Since small stars like our Sun are far more numerous than the 33 massive stars mentioned above then it would be safe to assume that this picture would show many hundreds of stars if it weren’t for all the dust and gas which is obscuring their light. There must be enough dust here to form dozens or hundreds of entire solar systems, not just one measly planet.
Just as zero is not equal to infinity, everything coming from nothing is illogical.

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Re: APOD: Star Forming Region NGC 3582 (2013 Jun 11)

Post by neufer » Tue Jun 11, 2013 9:25 pm

Psnarf wrote:
I'm reminded of a Swiss study from the early 70's(?) which measured high concentrations of carcinogenic polycyclic aromatic hydrocarbons (and lead) in snow deposited 1/4 mile on either side of high-traffic thoroughfares. The same chemicals in our ecosystem kills, yet are the source of life in the stellar medium? Probably accumulated by cigarette-smoking interplanetary barge drivers.
Unregulated cigarette-smoking interplanetary barge drivers.

Cancer is a broad group of various diseases, all involving unregulated cell growth (i.e., life as we know it).
Click to play embedded YouTube video.
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<<The St Pancras Cruising Club is not as interesting as it sounds. It's a place where people with canal barges moor them on a long-term basis, and it's where I've arranged to meet Jenny Jones, the Green party's candidate for mayor of London. [Jones has suggested such things as:] instead of building a multibillion-pound, high-speed rail link to Birmingham, the government should invest in high-performance alarm clocks for executives so they could catch their trains half an hour earlier. She and her partner are taking their barge – the Arthur Dent, named after the hero of The Hitchhiker's Guide to the Galaxy – east along the Regent's Canal. A canal barge is very narrow, claustrophobic even, and it starts to resemble the crowded cabin in the Marx Brothers film A Night at the Opera.>>
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Re: APOD: Star Forming Region NGC 3582 (2013 Jun 11)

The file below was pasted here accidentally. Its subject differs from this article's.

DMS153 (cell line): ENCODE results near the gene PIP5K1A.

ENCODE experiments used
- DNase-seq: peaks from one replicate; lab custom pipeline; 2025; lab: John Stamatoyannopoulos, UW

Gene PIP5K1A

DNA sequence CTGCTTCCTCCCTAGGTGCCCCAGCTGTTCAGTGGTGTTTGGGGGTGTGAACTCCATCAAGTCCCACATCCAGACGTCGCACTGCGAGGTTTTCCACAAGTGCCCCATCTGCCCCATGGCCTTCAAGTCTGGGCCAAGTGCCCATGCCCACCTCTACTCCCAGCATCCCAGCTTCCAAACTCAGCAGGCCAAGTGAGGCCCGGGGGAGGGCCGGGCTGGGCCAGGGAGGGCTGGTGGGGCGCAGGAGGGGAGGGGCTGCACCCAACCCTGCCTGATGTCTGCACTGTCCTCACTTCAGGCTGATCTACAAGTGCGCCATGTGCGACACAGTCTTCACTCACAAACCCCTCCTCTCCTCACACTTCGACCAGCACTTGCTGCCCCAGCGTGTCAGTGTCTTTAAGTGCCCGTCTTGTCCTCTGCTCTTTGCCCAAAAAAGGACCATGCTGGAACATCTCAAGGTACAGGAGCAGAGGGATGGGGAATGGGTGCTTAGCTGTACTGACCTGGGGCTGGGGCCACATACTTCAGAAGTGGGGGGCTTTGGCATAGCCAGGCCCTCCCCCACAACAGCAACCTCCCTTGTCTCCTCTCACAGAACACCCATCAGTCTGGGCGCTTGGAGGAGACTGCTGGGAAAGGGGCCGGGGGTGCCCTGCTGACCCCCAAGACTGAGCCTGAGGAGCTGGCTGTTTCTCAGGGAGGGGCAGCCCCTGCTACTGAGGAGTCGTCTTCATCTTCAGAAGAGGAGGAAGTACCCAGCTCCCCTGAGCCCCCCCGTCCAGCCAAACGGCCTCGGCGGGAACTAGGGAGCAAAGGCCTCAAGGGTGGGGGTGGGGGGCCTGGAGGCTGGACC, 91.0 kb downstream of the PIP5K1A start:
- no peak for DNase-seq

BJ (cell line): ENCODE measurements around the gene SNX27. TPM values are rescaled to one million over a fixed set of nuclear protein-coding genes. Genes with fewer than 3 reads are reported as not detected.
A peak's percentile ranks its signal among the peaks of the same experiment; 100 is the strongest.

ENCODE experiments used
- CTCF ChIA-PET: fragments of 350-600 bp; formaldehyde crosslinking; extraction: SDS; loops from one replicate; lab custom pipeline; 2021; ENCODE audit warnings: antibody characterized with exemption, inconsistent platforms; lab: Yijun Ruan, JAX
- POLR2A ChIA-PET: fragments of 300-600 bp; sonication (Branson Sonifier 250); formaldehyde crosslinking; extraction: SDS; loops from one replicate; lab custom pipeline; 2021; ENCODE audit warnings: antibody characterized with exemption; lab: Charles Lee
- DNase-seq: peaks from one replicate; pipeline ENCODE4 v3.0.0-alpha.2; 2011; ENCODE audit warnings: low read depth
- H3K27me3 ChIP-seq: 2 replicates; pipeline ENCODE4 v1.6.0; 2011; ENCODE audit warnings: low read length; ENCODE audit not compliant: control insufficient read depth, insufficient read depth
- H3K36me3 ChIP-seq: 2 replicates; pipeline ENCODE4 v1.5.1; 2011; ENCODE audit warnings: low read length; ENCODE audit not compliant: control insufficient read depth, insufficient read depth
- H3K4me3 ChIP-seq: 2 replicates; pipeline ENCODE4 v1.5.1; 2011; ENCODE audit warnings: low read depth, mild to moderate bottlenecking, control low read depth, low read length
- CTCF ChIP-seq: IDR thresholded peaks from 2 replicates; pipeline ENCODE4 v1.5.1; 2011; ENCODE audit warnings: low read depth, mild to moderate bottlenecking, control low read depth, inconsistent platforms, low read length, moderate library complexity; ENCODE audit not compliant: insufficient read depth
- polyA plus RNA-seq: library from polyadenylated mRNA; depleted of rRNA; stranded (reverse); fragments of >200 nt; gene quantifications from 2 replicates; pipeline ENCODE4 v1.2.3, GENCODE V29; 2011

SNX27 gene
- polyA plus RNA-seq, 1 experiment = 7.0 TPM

Post by BDanielMayfield » Tue Jun 11, 2013 9:36 pm

Psnarf wrote:I'm reminded of a Swiss study from the early 70's(?) which measured high concentrations of carcinogenic polycyclic aromatic hydrocarbons (and lead) in snow deposited 1/4 mile on either side of high-traffic thoroughfares, such as interstate highways and autobahns. Measured concentrations tapered off to relatively acceptable levels farther away from the highway within the 1/2mi corridors studied. What disturbs me is the conspicuous absence of any follow-up studies or media attention. The same chemicals in our ecosystem kills, yet are the source of life in the stellar medium? Probably accumulated by cigarette-smoking interplanetary barge drivers.
Excellent comment. We should consider all suggestions with a healthy dose of skepticism, seasoned with humor. :lol2:
Just as zero is not equal to infinity, everything coming from nothing is illogical.

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Re: APOD: Star Forming Region NGC 3582 (2013 Jun 11)

Post by Chris Peterson » Tue Jun 11, 2013 9:39 pm

Psnarf wrote:The same chemicals in our ecosystem kills, yet are the source of life in the stellar medium? Probably accumulated by cigarette-smoking interplanetary barge drivers.
Not uncommon. We totally depend on oxygen, yet it's a deadly poison to much life (and even to some of our own cells). A huge number of trace chemicals are essential to life at low concentrations, and deadly at somewhat higher ones. Things that are carcinogenic to higher life forms are food to bacteria.
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Re: APOD: Star Forming Region NGC 3582 (2013 Jun 11)

Post by Boomer12k » Tue Jun 11, 2013 10:21 pm

Spectacular view. I saw the standing Rat...looking at the star at the top...and the "dragon" head to me looks more like a Fox head...Or Rengi's Ban-Kai...Zabimaru...see pic..

The top loops remind me of Solar Prominences....of course they are not.

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Re: APOD: Star Forming Region NGC 3582 (2013 Jun 11)

Post by Cloudgazer » Mon Jun 24, 2013 5:16 pm

It's all in the beholder's eye ... when it comes to "interpret" images such as the NGC 3582, I have a couple of suggestions: look at it again and maybe you see what I see, a) a Spanish Flamenco dancer in a turquoise outfit or b) an ancient Roman orator in his flowing robe holding up a scroll or similar. Is there anyone else who has "seen" this?
On the other hand, some other images remind me of open heart, lung or liver surgery, as in n2024_block 900, or
NGC1365, even arp142 could be a piece of some glandular tissue ... :?: